Daniel Reply
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Sacky Reply
what module is that?
Chemisty 1A?
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Friday bro... But the topics we did are in this app... Just try to master them quickly before the test dates... Are you done with the Maths sheet
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There are very large numbers of charged particles in most objects. Why, then, don’t most objects exhibit static electricity?
Bilkisu Reply
Because there's an equal number of negative and positive charges... objects are neutral in nature
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Mary Reply
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electromagnetic field is a special type of field been produced by electric charges..!!! like the word electro from Electricity and the word magnetic from Magnetism.. so it is more of a join field..!!!
Electromagnetic field is caused by moving electric charge
when a ball rolls on a smooth level ground,the motion of its centre is?
what's the relationship btw displacement and position
Declan Reply
displacement is the change of position 8======✊=D 💦💦
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Pele Reply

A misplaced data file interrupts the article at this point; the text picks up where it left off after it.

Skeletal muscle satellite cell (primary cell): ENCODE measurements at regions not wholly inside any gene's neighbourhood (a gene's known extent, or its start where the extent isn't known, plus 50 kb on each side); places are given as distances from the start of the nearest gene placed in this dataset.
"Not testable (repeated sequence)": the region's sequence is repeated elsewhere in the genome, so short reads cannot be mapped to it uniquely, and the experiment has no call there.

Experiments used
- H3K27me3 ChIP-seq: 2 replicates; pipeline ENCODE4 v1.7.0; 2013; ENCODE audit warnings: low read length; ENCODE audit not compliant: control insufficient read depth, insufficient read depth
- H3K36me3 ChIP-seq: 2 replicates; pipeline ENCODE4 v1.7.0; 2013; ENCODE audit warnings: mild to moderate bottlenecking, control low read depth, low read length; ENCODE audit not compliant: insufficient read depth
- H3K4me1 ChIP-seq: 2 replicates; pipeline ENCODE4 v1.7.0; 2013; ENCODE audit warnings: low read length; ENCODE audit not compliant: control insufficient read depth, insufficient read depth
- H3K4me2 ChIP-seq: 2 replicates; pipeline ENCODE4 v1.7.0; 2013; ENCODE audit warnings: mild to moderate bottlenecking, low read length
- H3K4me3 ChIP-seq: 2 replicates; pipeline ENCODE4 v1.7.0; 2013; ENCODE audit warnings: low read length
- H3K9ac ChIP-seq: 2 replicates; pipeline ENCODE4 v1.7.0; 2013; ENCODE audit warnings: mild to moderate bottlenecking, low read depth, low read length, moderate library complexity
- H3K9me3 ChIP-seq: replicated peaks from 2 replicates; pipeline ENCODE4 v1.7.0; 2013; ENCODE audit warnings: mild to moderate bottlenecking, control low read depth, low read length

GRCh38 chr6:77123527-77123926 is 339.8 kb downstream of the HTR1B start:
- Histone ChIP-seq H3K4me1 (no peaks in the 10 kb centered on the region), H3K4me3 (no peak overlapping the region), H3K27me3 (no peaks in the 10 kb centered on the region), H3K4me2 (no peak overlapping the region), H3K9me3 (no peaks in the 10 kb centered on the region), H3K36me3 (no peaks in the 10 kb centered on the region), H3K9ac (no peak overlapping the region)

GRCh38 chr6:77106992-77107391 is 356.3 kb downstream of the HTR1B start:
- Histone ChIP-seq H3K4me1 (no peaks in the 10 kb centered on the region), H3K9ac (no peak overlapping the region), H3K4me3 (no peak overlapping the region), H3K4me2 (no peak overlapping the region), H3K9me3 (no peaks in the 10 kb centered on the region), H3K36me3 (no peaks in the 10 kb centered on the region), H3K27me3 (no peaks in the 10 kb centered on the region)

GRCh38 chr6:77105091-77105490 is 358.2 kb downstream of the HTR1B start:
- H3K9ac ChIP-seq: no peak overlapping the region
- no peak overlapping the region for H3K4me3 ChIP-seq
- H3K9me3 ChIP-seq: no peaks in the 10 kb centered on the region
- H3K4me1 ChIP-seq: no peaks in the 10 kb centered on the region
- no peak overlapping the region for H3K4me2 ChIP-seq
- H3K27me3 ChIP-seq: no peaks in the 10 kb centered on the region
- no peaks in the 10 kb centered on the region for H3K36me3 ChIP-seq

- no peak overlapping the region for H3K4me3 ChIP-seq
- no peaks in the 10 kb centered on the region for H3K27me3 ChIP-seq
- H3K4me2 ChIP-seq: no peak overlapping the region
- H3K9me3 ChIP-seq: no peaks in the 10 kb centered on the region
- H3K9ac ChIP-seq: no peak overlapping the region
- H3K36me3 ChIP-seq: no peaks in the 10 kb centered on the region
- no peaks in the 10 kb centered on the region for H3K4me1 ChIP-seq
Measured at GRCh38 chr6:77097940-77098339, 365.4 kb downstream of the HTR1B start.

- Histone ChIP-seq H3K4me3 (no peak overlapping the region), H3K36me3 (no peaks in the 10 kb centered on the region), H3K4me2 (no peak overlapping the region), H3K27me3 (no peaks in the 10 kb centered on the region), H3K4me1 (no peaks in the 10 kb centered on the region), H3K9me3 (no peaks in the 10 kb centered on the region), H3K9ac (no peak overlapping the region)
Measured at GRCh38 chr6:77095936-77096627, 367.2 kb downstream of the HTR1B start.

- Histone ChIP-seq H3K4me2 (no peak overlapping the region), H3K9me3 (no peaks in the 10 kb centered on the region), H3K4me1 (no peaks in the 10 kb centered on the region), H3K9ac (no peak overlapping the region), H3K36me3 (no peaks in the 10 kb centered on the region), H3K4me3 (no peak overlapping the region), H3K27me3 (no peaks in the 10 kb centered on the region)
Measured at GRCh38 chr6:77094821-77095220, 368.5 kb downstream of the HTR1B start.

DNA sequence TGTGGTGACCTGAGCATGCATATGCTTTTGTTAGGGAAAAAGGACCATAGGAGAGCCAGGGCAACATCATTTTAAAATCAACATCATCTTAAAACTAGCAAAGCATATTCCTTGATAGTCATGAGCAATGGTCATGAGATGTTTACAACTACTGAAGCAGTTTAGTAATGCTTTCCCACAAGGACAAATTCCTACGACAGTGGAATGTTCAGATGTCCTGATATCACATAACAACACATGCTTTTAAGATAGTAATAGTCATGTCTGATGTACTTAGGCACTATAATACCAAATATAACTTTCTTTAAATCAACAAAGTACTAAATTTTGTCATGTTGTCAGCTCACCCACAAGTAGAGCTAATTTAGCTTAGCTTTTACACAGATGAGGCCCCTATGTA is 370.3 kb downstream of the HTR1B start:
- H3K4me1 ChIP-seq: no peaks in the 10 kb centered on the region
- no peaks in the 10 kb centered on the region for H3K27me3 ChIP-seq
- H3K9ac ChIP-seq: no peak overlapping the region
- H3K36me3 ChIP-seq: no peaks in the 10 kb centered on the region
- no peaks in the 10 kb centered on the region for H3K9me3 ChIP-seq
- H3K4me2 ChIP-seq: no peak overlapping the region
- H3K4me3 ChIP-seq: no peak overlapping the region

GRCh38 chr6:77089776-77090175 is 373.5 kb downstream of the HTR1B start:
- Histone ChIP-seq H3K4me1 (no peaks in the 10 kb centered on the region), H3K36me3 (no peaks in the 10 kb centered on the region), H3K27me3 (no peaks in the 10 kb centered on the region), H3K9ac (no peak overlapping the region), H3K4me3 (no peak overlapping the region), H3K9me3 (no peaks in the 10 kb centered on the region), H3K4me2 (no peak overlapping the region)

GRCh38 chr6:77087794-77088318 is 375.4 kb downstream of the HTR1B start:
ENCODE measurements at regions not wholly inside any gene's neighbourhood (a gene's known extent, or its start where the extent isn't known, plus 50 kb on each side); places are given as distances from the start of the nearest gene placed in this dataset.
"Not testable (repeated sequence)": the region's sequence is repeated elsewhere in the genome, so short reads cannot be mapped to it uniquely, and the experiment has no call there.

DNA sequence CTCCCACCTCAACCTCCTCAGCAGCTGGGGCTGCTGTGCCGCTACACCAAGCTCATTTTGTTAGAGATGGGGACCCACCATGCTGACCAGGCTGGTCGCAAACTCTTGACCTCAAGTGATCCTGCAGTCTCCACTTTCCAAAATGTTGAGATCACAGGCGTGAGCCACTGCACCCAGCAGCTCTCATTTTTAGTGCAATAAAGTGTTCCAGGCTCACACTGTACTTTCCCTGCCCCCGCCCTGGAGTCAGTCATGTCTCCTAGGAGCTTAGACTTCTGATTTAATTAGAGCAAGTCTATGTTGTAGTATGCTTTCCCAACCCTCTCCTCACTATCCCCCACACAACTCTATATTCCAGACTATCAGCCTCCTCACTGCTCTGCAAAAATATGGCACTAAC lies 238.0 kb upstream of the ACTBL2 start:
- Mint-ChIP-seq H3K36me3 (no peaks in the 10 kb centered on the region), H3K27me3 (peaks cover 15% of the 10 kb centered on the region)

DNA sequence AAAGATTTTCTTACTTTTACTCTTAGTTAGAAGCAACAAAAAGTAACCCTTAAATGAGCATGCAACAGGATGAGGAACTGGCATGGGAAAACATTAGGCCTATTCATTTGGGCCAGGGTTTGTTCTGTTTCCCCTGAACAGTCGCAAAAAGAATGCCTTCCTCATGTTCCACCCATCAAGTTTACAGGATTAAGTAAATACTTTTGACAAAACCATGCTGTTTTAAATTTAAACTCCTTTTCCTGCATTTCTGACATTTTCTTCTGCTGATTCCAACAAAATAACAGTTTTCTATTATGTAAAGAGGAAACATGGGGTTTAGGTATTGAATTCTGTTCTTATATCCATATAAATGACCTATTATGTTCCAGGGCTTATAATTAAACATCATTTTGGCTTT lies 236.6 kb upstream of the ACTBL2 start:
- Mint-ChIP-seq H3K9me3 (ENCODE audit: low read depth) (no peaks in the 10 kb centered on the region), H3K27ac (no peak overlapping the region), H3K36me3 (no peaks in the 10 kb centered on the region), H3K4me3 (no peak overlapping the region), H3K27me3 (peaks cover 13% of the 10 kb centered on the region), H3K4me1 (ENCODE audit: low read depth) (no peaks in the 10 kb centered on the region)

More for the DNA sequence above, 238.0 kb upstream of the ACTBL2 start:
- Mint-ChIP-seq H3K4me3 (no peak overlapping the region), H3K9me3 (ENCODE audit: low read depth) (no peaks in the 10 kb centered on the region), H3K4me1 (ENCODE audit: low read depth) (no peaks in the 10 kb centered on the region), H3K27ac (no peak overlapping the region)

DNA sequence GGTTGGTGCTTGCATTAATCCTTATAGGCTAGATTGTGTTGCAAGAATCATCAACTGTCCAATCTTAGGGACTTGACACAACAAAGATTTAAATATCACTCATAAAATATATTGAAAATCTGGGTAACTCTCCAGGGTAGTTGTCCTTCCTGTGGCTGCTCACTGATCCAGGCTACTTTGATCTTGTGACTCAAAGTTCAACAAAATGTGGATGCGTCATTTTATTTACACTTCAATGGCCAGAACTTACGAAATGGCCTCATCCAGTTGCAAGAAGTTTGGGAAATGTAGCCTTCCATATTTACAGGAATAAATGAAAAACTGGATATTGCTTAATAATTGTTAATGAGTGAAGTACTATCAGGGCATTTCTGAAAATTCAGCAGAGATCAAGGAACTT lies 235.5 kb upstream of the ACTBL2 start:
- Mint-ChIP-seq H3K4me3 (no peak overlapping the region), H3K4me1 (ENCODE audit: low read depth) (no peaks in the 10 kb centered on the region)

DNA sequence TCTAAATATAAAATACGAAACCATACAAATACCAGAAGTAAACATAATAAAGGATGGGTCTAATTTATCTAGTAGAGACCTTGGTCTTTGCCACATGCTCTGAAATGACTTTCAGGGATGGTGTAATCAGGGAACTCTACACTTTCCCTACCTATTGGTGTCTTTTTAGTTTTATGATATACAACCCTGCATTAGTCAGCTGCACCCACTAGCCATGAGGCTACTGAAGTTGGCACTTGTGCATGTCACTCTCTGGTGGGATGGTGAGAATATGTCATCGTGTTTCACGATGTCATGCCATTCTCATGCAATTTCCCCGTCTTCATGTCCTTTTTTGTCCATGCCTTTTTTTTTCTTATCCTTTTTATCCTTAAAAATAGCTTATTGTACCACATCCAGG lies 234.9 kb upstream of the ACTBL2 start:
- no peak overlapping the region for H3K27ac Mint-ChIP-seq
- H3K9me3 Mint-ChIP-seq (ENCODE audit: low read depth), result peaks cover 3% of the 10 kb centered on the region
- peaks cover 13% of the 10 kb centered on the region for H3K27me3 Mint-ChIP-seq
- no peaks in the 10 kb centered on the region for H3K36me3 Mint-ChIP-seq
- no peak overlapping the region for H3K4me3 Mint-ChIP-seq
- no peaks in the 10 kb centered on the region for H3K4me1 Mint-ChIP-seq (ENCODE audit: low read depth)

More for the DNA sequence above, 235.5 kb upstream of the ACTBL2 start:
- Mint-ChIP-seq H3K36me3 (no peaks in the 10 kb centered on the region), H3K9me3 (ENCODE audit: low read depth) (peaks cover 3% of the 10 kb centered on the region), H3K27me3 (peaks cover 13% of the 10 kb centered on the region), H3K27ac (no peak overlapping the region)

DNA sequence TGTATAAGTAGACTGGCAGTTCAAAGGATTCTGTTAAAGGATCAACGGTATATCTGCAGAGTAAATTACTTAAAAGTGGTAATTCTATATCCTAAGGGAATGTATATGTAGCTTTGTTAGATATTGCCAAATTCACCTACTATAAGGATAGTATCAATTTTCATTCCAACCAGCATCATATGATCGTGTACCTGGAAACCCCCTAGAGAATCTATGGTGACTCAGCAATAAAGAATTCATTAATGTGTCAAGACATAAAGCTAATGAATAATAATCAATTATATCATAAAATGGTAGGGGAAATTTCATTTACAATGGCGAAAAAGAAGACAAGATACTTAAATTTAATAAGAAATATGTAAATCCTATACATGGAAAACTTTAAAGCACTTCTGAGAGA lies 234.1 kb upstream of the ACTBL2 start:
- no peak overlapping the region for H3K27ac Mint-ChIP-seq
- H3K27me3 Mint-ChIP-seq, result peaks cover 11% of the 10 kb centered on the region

is the ability of a material to or any object to expand to a limit point
this is about kinematics you bonk
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Eze Reply
What is work
Wisdom Reply
work is the product of force and perpendicular distance
Pls explain simple harmonic motion
Olaiya Reply
Any to and from motion of a fluid or any elastic object
a current of 5.5mA is flowing through a 3.3k resistor.compute th p.d developed across the resistor
Clifford Reply
A p.d of 24 volts exist across a 15 OHM'S resistor.calculate the current flowing the resistor
a current of 5.5mA is flowing through a 3.3kOHM'S resistor.compute th p.d developed across the resistor
solve it please
Practice Key Terms 6

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Source:  OpenStax, College physics. OpenStax CNX. Jul 27, 2015 Download for free at http://legacy.cnx.org/content/col11406/1.9